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Emily on the podium at Parliament Hill – 28 January 2017

Jessica Eve Kennedy reports from Hampstead Heath

Jess attacks the climb at Parliament Hill Fields

Before now, any comments I've made about Parliament Hill have been prefaced with the fact that I'd never actually run it.  I'd heard.  I'd watched.  But never had I felt quite brave enough to run the course myself.

We've all heard the stories – almost folklore by now.  Tales of spike horrors, of rolled ankles and mud-swallowed shoes.  So, why on earth would anyone enter a race like this?

Now that I've finally entered and run it myself, I still don't really have an answer for you.

While I can't make sense of my own choices other than to say I'll do a lot to justify a Burger King Bacon Double Cheeseburger to myself, I'm not alone in my madness.  The team was a 44-strong contingent this year – a new record, building on the 43 we had last year.  To break that down a little, that meant we had athletes on the start line of all but one of the 10 races.  I hastened to add, there was a particular display of #girlpower at Parliament Hill, with every single ladies' (sorry, all the single ladies') races delivering noteworthy performances – from a podium position to top team turnouts.

The most impressive result of the day is hard to dispute.  In her Parliament Hill debut, Emily Shaw claimed second place in only the second race of the day, marking Wimborne AC's first ever individual podium result.  Amidst the hive-like hubbub in the club tent, there was a sudden, heightened buzz as the words "Wimborne AC" boomed from the tannoy to announce Emily's triumphant result.  Fellow under-13 girls Sarah Graham and Abbi Slade followed in 152nd and 161st respectively.

Our biggest turnout of the day came in the under-15 girls’ race and led to an impressive 7th place result in the team standings.  A 10-strong team fought their way around the hilly course to finish Abbie Lovering 31st, Amy Mercer 51st, Holly Nixon 69th, Martha Pawson 81st, Anna Kelliher 96th, Bethanie Kingswell-Farr 118th (and in one piece), Demi Goddard 138th, Hannah Fairchild 188th, Izzie Kingswell-Farr 192nd and Emma Graham 253rd.  You'd be forgiven for thinking it was the club's biggest team score of the day.  Instead, bucking the trend of the season, the under-17 girls showed up in force and were led by Grace Copeland – earning a bottom of age-group 8th – to an incredible 6th placed team result.  It was Hannah Slater (52nd), Minty Stubbs (71st), Caitlin Rogers (99th), Romilly Carrick (152nd) and Charlie Radford (153rd) who filled out the rest of the team, proving great depth of quality in the age group.

If we'd had one more athlete in the under-20 ladies' team, that success would have continued up through the age groups.  We would almost certainly be talking about a podium position.  I point that out not to highlight disappointment, but rather point to potential.  Something to build on.  Emma Martin was first in, placing 17th, followed by Olivia Manson (53rd) and the club’s resident X.C. O.G. Abbie Hine (58th).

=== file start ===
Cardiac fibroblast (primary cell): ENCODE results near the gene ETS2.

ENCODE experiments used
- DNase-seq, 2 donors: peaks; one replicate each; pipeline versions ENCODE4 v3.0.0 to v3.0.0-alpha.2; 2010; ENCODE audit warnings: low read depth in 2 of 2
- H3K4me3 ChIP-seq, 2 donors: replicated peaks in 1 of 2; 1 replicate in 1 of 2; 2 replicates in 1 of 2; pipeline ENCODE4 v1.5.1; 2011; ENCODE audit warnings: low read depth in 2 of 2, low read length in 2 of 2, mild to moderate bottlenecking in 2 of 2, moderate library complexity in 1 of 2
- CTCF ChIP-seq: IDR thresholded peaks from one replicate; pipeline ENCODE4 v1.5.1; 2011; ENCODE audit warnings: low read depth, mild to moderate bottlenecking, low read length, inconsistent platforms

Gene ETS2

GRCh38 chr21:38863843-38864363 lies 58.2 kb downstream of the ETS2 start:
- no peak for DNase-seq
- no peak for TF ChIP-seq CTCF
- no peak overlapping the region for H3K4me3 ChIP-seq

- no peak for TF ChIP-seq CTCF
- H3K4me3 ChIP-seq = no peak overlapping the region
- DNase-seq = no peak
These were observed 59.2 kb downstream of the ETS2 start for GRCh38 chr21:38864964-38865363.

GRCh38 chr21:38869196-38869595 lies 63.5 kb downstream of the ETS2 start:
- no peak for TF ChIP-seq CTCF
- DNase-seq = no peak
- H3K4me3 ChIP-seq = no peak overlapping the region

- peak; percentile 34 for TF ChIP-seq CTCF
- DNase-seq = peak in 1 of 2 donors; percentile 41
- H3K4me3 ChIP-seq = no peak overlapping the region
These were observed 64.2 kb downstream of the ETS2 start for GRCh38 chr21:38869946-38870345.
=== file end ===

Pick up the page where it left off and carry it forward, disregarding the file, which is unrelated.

To round out the #girlpower trend, the ladies' race smashed any previous attendance records with three of us storming or, in my case, struggling our way around the course.  We even outnumbered the men this time – unheard of in any cross-country season but this one.  Hannah Acquah led the charge, not that I could see her for more than those opening few seconds as we stampeded out of the pens.  Behind Hannah came Alicia, seeming utterly unphased by horrors of the swamp-like mud and hill after massive hill.  I came a little after that just glad to get to the line, broken, defeated, as melodramatic as ever.  And this is what it’s like on a dry year?!

There were plenty of impressive results from the boys too, including another big top 20 finish from Harry O’Donoghue who came 13th in the under-15 boys race.  Behind Harry, we had Ben Martin (120th), Josh Davey (151st), Seth Lake (173rd), Charlie Davies (192nd), Sam Hughes (208th) and Zach Fenwick (218th), proving that the girls weren’t the only ones who could go big on the numbers.

The under-17 boys put out a solid team, too, with Joey Kelliher coming in an impressive 32nd and Dan Baynham (93rd), Elliot Symes (143rd) and Edward Dart (147th) also running well to earn an 11th place team finish.

Elsewhere, our under-13 boys were led home by Ollie Rawles (98th). Joe Goodwin was quick on the chase with one shoe less than he started with, placing 103rd, while Joe Healey (193rd), Ben Harwood (223rd), Matthew Lissenburg (261st) and Jay Dunn (273rd) rounded out the team.  After the score was settled between friendly rivals Ollie and Joe, there was to be a second Rawles rivalry to finish off the day.

Rob Rawles and Pete Kingswell-Farr were the only runners we had in the 15km men’s race; I can’t possibly imagine why.  From the moment they set off, Rob seemed determined to stay in front of Pete, while Pete endeavored simply not to injure himself on the course.  And so, after the unfortunate KF tradition of injury last year, this year’s trend was one of Rawles rule.  Rob came 794th, Pete 810th but merrily unharmed.

After my ragged eight kilometres, anyone able to get around 15km of that course has earned my greatest respect.  Respect shown by, err, packing up the tent and going back to the coach before they’ve even climbed the hill… but respect nonetheless.  (Sorry, guys!  We got a service station banquet to get to.)

Well. 44 runners across nine races and every single person in a Wimborne vest made it to the finish line.  That’s no mean feat, even in drier than usual conditions.  We can all at least say we did it.

We went, we saw, we conquered – or in my case, conked out.

 
 

 

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